There are important limitations in this study. Specific human activity/behavior has been reported as major risk factors for dengue infection [5,2932], but specific travel locations or activity/behavior at destination sites were not available from surveillance data. These aspects may confound the association between country visited and risk of dengue infection. The difference in notification rates among the destination countries could be explained by differing behaviors of Japanese travelers visiting those countries that directly relate to dengue infection risk, and such inter-country comparisons require caution. In addition, as dengue activity has been shown to vary at the local level [22,30,3335], the risk of infection in areas travelers visit may differ from those that are frequented by the local population [36]. Nevertheless, in our study, the monthly and yearly notification rate among sentinel travelers correlated closely with trends observed from national surveillance of the endemic countries. Secondly, the risk of dengue infection for Japanese travelers might be underestimated, as the information is based on reported surveillance data from patients who sought healthcare [36]. Also, as dengue has a short incubation period, many Japanese who developed illness abroad may be missed. However, as such bias likely remains consistent over time, it is unlikely to influence the interpretation of temporal trends observed in sentinel traveler surveillance. Similarly, while our assessments were based on a few select countries (limited to those comprising the majority of Japanese sentinel traveler cases), given sufficient sample sizes, we do not believe that the correlations observed would only apply to these specific countries but not to others. Lastly, 316 (31%) of the cases were confirmed by detection of anti-dengue IgM antibody in serum from a single specimen, and this may pose a concern as other flavivirus (e.g. yellow fever, Japanese encephalitis, Zika viruses) infections could result in false detections. However, as a sensitivity analysis restricted to cases confirmed by methods other than IgM resulted in very similar yearly and monthly trends, our interpretations remain qualitatively unchanged (see Supporting Information). Given that our approach takes advantage of readily available data that are often available at little to no cost, we encourage others to explore sentinel traveler surveillance based on their surveillance and traveler data and corroborate our findings.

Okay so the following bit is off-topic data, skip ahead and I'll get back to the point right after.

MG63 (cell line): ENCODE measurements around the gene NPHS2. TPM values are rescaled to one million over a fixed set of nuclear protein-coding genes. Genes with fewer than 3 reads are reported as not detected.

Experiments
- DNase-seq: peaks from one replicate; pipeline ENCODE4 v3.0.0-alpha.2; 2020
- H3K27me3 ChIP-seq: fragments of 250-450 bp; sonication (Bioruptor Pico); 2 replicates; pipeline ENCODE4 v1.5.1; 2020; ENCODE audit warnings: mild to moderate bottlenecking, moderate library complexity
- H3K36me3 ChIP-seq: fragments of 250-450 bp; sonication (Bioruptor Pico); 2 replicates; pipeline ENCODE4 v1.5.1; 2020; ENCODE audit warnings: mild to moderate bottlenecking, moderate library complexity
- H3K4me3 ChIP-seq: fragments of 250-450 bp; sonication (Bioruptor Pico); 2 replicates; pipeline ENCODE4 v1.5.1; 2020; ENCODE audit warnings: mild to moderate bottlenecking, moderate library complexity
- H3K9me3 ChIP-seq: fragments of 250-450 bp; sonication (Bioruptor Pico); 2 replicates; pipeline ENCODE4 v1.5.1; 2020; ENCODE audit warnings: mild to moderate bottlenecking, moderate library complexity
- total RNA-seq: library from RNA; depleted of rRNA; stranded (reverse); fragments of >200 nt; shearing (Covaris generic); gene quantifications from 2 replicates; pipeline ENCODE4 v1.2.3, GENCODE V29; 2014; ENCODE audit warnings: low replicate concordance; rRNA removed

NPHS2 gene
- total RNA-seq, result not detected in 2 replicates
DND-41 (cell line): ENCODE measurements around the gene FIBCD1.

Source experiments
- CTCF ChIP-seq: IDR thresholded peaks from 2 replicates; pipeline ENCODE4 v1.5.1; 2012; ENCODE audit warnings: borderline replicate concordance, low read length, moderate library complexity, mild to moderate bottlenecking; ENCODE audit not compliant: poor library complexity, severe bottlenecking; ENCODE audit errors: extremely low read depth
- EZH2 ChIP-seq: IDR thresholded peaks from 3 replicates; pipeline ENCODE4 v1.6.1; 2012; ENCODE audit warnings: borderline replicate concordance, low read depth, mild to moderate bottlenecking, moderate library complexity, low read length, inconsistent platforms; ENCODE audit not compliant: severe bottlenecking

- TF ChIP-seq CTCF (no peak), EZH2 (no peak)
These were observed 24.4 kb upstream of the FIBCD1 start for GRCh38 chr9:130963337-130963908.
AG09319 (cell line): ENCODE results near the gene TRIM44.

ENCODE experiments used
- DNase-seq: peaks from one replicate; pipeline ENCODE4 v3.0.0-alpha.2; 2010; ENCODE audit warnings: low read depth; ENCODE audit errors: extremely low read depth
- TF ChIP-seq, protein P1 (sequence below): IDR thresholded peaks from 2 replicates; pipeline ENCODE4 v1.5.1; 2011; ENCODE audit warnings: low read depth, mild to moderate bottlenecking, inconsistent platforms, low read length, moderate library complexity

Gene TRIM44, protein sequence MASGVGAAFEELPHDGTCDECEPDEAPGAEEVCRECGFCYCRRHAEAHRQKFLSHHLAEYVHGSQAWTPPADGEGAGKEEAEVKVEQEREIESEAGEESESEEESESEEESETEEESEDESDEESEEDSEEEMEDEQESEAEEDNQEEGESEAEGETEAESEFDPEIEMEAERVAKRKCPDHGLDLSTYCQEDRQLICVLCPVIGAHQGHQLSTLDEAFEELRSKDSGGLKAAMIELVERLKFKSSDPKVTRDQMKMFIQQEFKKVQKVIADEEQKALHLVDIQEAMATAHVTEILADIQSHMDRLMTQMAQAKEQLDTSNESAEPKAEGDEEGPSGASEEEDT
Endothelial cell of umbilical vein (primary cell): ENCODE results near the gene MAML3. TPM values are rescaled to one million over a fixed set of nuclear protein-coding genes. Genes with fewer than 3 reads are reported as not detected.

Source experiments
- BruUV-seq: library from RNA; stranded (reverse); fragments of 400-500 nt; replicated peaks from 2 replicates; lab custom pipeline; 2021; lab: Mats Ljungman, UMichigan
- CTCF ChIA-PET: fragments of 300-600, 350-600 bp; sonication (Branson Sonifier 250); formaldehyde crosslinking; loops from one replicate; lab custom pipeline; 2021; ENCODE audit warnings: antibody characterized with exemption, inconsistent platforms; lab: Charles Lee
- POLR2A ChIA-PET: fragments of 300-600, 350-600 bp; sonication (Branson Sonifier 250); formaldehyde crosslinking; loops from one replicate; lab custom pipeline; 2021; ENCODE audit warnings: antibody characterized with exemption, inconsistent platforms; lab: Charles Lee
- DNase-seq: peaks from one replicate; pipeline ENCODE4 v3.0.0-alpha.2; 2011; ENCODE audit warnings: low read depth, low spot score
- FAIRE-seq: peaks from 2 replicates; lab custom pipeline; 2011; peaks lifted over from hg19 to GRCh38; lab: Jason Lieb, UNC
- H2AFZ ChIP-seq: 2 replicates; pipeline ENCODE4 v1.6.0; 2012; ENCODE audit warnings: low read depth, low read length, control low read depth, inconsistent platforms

To conclude, we found that trends in dengue notifications among Japanese travelers closely reflected local dengue trends, both seasonally and annually. Sentinel traveler surveillance can be a practical, low-cost, evidence-based tool to help inform risk assessment, situational awareness, and decision-making, in the effort to both reduce infection among travelers and the potential for secondary domestic transmission. Enhanced awareness among travelers and healthcare providers, as well as global information-sharing, will continue to be essential for combating the dengue threat. Given the ever-increasing expansion of dengue and other vector-borne diseases, maximizing the utilization of sentinel traveler surveillance is more important than ever.

Supporting Information

S1 File. Supporting Excel files for Figs 16.

https://doi.org/10.1371/journal.pntd.0004924.s002

(XLSX)

S2 File. Supporting Excel file for analysis restricted to non-IgM methods.

https://doi.org/10.1371/journal.pntd.0004924.s003

(XLSX)

Acknowledgments

We would like to thank the staff at local public health centers and prefectural and municipal public health institutes, notifying physicians, and other public health and medical staff. We would also like to thank the Ministry of Health, Labour and Welfare, Japan. Lastly, we are indebted to Ruchirada Changkwanyeun, Jutatip Kongpun, Naganori Nao, Mizue Kanai, Yoshihiro Fujiya, and Marcel Motzny for their support.

Author Contributions

  1. Conceptualization: YA MF TM.
  2. Data curation: MF TA AA.
  3. Formal analysis: MF TA AA.
  4. Funding acquisition: TM TT.
  5. Methodology: YA MF TM TSh.
  6. Project administration: TM.
  7. Resources: TSu TT.
  8. Supervision: KO TM.
  9. Validation: YA MF.
  10. Visualization: AA.
  11. Writing - original draft: MF YA TA.
  12. Writing - review & editing: AA TA KO HK.